What does the food in my plate have to do with global warming? The short answer is “everything”, if you subscribe to the prevailing scientific view that climate change is caused by man-made greenhouse gas emissions.
According to United Nations reports, agriculture worldwide is responsible indeed for about 30 percent of greenhouse gas emissions. Pesticides and fertilizers are brewed using highly polluting processes, industrial farms spare no energy-intensive machinery to tend to their crops (including planes), while the burning of crop residues is a widespread practice on most continents. Meanwhile, rice fields and cattle emit vast quantities of methane (CH4), a gas that is 23 times more potent than carbon dioxide (CO2). Livestock alone accounts for 18 percent of greenhouse gas emissions. Last but not least, our food routinely travels 1,500 miles to reach our table.
In how many ways can you say: our food chain, that relies heavily on industrial farming and international trade, is bad news for the planet? (Just as it is for our bodies and our communities, but I digress.)
Now, here is the best kept secret in today’s public debate about global warming: agriculture is actually the cheapest and most accessible tool at our disposal to significantly lower greenhouse gas emissions in the short term. Regenerative, sustainable farming practices shrink the carbon footprint of agriculture AND help reduce the amount of carbon already present in the atmosphere. According to conservative estimates, land farmed sustainably can store 10 percent to 15 percent of the carbon emissions we produce each year.
All of us should care deeply about this piece of data even if we’re no farmers, for all of us eat and—hopefully—more and more of us are discovering the great joy of sharing delicious meals with our loved ones. More carbon in the soil means a richer soil with a denser microbial life, which translates into healthier and tastier plants and animals, in other words better food on our plates.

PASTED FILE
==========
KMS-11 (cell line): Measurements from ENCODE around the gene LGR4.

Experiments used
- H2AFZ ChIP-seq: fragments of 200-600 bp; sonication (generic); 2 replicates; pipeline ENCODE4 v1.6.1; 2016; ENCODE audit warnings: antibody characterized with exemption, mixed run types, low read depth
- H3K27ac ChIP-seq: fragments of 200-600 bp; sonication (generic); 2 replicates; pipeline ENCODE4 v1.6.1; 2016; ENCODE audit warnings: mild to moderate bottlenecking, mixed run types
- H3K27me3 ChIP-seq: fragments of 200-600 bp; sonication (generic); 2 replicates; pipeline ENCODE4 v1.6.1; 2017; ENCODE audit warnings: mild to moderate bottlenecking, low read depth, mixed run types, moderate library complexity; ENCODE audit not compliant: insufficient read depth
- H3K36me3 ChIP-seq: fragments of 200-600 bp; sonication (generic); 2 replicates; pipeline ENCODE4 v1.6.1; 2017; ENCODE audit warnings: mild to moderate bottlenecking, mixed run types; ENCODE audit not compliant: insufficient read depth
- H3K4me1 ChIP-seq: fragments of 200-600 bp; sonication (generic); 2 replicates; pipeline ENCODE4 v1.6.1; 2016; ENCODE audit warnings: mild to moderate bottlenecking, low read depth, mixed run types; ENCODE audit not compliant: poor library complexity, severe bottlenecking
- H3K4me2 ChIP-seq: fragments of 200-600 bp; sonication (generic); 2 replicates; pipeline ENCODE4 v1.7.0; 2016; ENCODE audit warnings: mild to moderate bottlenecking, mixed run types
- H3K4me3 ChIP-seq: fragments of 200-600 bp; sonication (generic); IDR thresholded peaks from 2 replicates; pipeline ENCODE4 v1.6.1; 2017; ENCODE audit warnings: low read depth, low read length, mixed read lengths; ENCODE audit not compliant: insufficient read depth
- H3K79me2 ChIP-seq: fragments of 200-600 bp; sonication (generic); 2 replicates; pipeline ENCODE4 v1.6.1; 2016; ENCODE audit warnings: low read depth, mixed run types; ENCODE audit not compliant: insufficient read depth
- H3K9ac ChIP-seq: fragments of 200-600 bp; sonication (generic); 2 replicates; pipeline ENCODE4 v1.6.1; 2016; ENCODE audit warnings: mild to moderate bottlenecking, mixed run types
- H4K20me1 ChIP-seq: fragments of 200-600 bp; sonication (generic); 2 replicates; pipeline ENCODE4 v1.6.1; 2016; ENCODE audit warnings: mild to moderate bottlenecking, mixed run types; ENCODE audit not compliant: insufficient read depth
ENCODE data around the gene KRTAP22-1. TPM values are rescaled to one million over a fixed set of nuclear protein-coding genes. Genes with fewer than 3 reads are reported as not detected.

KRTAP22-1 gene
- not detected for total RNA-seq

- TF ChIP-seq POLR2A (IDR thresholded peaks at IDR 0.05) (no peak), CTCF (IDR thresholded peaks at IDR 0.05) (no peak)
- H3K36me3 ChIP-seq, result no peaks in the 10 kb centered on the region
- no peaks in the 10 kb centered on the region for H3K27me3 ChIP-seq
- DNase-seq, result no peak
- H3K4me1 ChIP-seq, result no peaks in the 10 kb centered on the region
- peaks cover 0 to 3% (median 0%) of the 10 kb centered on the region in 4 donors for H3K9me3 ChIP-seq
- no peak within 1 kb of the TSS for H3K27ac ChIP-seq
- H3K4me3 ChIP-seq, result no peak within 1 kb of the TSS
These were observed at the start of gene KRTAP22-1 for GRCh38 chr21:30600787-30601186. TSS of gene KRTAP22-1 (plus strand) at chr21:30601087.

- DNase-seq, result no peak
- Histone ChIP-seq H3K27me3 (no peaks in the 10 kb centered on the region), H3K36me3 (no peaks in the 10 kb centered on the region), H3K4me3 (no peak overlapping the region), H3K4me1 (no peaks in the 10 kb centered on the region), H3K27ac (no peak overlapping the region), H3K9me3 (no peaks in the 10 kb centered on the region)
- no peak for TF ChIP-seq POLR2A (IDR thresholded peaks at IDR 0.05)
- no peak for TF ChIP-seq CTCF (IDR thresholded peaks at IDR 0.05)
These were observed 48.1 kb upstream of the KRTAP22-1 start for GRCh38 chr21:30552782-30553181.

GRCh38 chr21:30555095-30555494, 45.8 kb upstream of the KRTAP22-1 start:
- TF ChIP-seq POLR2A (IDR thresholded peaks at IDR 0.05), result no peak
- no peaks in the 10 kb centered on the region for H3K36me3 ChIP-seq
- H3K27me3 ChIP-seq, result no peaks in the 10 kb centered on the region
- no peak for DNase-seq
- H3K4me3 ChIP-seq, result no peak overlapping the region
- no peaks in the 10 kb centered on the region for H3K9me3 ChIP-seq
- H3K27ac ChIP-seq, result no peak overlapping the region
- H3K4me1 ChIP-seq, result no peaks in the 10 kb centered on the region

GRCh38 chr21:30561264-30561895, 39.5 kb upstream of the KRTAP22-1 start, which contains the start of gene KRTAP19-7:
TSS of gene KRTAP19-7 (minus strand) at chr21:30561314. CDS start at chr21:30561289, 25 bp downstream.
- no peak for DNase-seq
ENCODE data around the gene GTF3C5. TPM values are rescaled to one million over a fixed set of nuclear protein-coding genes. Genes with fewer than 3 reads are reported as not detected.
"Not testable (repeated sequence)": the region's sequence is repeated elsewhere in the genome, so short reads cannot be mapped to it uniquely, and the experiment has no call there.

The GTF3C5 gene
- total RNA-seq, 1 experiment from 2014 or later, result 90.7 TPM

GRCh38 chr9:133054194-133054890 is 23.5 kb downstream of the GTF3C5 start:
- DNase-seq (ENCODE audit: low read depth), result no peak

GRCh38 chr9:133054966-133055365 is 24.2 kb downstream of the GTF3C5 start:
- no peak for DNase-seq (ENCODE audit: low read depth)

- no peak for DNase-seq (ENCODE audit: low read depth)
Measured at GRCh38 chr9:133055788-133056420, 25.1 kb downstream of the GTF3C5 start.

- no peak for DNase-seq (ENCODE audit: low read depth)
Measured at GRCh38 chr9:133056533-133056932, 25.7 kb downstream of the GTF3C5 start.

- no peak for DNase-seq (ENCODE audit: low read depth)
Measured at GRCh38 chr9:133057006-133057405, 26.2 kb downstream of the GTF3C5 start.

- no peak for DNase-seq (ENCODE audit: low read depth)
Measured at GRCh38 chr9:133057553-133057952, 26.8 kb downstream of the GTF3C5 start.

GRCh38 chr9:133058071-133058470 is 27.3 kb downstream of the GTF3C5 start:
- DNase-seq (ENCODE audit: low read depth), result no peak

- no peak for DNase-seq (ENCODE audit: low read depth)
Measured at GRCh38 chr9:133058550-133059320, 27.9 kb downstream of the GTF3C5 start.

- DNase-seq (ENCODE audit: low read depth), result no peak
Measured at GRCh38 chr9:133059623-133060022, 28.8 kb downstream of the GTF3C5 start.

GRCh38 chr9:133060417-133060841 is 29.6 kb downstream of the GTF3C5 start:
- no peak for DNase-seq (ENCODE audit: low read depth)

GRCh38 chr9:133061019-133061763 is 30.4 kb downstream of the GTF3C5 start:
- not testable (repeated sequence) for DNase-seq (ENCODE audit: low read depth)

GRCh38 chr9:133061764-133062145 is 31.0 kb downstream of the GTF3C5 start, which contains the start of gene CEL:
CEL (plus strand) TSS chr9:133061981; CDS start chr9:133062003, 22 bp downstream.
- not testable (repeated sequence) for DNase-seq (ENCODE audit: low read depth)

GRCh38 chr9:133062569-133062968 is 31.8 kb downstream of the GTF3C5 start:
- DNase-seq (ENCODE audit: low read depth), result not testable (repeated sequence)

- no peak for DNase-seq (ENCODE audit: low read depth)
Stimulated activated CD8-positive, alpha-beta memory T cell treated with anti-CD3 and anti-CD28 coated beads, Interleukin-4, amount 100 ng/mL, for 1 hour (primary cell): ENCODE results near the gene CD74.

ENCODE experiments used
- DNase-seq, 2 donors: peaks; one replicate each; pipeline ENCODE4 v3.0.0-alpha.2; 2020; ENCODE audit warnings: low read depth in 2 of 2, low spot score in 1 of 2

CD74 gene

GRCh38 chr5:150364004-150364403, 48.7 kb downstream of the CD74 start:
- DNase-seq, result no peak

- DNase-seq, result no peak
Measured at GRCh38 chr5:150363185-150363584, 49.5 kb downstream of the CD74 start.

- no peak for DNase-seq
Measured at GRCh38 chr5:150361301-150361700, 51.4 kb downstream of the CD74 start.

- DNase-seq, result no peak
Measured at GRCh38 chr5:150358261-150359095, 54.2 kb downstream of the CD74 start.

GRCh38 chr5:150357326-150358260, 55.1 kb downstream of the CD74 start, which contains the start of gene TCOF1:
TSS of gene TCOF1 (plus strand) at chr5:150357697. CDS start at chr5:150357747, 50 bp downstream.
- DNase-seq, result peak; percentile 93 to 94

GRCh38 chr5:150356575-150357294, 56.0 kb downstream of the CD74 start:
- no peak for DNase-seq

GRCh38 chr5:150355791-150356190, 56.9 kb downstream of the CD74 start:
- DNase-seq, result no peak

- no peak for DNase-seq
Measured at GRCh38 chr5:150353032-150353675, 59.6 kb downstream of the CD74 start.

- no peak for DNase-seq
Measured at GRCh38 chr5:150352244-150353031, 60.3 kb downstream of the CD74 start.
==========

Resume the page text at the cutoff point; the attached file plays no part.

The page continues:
That’s what chef and environmental activist Laura Stec calls the “culinary perspective on global warming”. Invited for a talk this week at the San Francisco Public Library, she made the point that many of us know how to green our eating habits: eating less meat; not buying food grown with petroleum-based fertilizers, raised in oil-powered greenhouses, or flown in from 1,500 miles away; favoring locally-produced food as much as possible by supporting local farms and patronizing farmers’ markets; not wasting food but composting it; minimizing our oil-powered food-shopping trips; drinking home-filtered tap water.
Truth be told, this list of “dos” and “don’ts” is not likely to rally the crowds to the cause. However, “eaters are motivated by taste and pleasure”, Laura told her audience. Hence her focus on giving people what they want as opposed to telling them what they need to do. The latter is the scientist’s responsibility while the former is the chef’s pregorative, she explained with infectious enthusiasm and energy. For instance, she says, think of soil as seasoning and grass as marinade: vegetables grown on a vibrant, carbon-rich soil (which she calls “High Vibe Food”) will surprise and delight your taste buds used to today’s standard produce; and you will find that pasture-raised beef is flavored by the various grasses available to the animals throughout their life.
The outcome of her vision is “Cool Cuisine”, a book co-authored with climate change expert Dr. Eugene Cordero of San José State University. It draws the relationship between our food and climate change in didactic, attractive pages, and offers recipes to help us promote a green food chain.
Her bet is that, as we educate ourselves to the superior taste and experience of food produced with no harm to the planet, the Epicureans in us will choose this food over the run-of-the-mill supermarket fare any day, global warming aside. Out of sheer enjoyment. Contrary to popular belief, she stresses, we don’t have to break the bank either—especially since the shift typically entails cooking at home more often as opposed to eating out, and cutting down on meat consumption.
In her view, it’s mostly a matter of learning a few tricks in the kitchen since this is where it all starts. “It’s imperative that we learn how to cook again and relate to the food as energy”, she said. “So that we can discover, or rediscover, that eating is not just about satisfying our stomachs, but our heads and our hearts as well.”